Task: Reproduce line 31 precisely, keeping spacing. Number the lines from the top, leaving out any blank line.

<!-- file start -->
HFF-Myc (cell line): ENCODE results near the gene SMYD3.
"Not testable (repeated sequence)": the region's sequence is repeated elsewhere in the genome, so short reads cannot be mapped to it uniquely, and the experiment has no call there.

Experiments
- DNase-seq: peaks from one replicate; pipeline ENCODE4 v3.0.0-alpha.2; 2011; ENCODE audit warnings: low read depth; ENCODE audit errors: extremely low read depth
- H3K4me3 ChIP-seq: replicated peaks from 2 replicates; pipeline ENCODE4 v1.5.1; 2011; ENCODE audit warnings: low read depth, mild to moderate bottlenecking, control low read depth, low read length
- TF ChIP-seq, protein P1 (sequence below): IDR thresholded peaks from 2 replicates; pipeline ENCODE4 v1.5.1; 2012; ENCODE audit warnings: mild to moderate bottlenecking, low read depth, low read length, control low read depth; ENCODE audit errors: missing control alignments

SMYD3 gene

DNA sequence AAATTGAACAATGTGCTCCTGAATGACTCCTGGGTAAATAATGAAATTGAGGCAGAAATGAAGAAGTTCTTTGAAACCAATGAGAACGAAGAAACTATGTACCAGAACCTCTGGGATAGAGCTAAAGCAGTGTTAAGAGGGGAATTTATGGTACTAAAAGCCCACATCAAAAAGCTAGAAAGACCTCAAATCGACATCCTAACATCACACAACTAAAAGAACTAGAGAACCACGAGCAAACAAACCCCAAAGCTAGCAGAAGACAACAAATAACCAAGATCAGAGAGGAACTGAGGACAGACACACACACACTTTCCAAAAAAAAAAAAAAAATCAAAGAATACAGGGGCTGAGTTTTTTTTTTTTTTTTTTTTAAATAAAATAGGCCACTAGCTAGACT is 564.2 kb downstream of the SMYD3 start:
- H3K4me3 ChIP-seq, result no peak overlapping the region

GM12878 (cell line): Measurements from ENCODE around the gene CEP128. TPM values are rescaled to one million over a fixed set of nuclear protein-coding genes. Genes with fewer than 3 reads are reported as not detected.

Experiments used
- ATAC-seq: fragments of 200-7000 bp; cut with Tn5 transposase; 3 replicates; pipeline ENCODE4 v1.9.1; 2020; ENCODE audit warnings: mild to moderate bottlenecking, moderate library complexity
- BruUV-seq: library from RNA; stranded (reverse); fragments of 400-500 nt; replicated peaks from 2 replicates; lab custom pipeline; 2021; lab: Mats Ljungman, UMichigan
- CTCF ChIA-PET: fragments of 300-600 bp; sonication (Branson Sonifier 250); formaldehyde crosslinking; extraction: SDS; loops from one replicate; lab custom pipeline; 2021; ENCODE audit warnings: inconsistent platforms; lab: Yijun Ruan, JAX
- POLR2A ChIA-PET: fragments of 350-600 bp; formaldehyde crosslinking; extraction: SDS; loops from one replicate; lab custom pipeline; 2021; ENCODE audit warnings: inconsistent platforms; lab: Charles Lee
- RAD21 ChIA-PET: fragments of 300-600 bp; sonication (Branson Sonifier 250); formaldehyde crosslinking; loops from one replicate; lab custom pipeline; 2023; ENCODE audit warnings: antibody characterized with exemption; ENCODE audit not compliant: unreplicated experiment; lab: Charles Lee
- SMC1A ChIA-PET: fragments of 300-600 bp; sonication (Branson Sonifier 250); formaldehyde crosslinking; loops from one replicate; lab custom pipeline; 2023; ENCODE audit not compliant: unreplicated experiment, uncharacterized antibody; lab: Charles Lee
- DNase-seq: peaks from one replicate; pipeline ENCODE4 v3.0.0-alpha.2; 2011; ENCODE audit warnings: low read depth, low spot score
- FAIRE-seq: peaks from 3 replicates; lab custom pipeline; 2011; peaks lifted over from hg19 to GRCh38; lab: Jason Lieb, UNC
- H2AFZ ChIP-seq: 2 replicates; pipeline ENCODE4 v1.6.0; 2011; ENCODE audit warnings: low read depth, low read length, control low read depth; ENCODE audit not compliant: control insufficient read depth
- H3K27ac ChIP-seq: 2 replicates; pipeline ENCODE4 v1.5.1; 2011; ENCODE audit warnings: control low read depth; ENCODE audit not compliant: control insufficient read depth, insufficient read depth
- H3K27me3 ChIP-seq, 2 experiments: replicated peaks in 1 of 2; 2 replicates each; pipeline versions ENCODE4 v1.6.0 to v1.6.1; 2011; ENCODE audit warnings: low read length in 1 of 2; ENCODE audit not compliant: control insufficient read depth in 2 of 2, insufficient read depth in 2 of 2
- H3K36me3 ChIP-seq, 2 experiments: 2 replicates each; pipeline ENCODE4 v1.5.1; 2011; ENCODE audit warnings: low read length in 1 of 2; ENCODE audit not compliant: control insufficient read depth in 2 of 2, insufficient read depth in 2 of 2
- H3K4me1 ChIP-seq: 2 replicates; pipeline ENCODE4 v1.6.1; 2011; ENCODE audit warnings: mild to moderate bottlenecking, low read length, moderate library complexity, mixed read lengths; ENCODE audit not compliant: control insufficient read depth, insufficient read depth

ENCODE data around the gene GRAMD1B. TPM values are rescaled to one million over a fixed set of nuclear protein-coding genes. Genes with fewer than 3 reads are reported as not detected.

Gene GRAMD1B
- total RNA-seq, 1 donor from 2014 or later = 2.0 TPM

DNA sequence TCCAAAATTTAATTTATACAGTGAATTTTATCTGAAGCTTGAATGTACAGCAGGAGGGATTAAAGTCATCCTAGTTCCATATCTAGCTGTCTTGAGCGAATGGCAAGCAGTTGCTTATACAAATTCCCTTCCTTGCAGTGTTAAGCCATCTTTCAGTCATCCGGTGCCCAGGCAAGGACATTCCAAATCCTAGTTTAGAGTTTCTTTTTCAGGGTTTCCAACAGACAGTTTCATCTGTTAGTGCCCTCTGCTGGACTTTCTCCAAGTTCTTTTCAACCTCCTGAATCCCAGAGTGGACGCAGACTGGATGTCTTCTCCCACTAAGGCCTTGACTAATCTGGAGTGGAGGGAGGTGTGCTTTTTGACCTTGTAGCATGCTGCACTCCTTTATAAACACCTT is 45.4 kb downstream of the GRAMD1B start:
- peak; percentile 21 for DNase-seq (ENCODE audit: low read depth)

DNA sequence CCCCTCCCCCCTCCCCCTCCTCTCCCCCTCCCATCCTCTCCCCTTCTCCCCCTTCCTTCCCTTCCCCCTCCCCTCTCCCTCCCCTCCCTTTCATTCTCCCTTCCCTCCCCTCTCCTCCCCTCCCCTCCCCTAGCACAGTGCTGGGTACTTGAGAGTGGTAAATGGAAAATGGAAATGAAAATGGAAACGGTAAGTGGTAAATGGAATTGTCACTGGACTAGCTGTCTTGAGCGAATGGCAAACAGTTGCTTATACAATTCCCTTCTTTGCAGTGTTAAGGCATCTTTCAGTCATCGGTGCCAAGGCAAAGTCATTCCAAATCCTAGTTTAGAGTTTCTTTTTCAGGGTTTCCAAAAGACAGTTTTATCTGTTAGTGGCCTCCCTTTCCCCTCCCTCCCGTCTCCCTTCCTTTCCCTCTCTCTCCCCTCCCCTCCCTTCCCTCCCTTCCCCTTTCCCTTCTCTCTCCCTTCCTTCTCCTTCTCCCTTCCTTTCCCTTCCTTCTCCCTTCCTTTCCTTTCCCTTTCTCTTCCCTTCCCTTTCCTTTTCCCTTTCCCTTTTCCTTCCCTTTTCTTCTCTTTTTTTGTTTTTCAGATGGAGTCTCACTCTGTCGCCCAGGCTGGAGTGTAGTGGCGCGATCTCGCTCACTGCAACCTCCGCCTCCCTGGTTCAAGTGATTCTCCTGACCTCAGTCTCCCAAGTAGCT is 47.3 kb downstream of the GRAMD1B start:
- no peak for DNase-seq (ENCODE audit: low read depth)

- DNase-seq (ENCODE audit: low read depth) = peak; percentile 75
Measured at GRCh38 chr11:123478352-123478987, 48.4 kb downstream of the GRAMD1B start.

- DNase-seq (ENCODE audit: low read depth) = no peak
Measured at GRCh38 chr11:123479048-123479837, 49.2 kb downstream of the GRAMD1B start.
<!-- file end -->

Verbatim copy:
- no peak for DNase-seq (ENCODE audit: low read depth)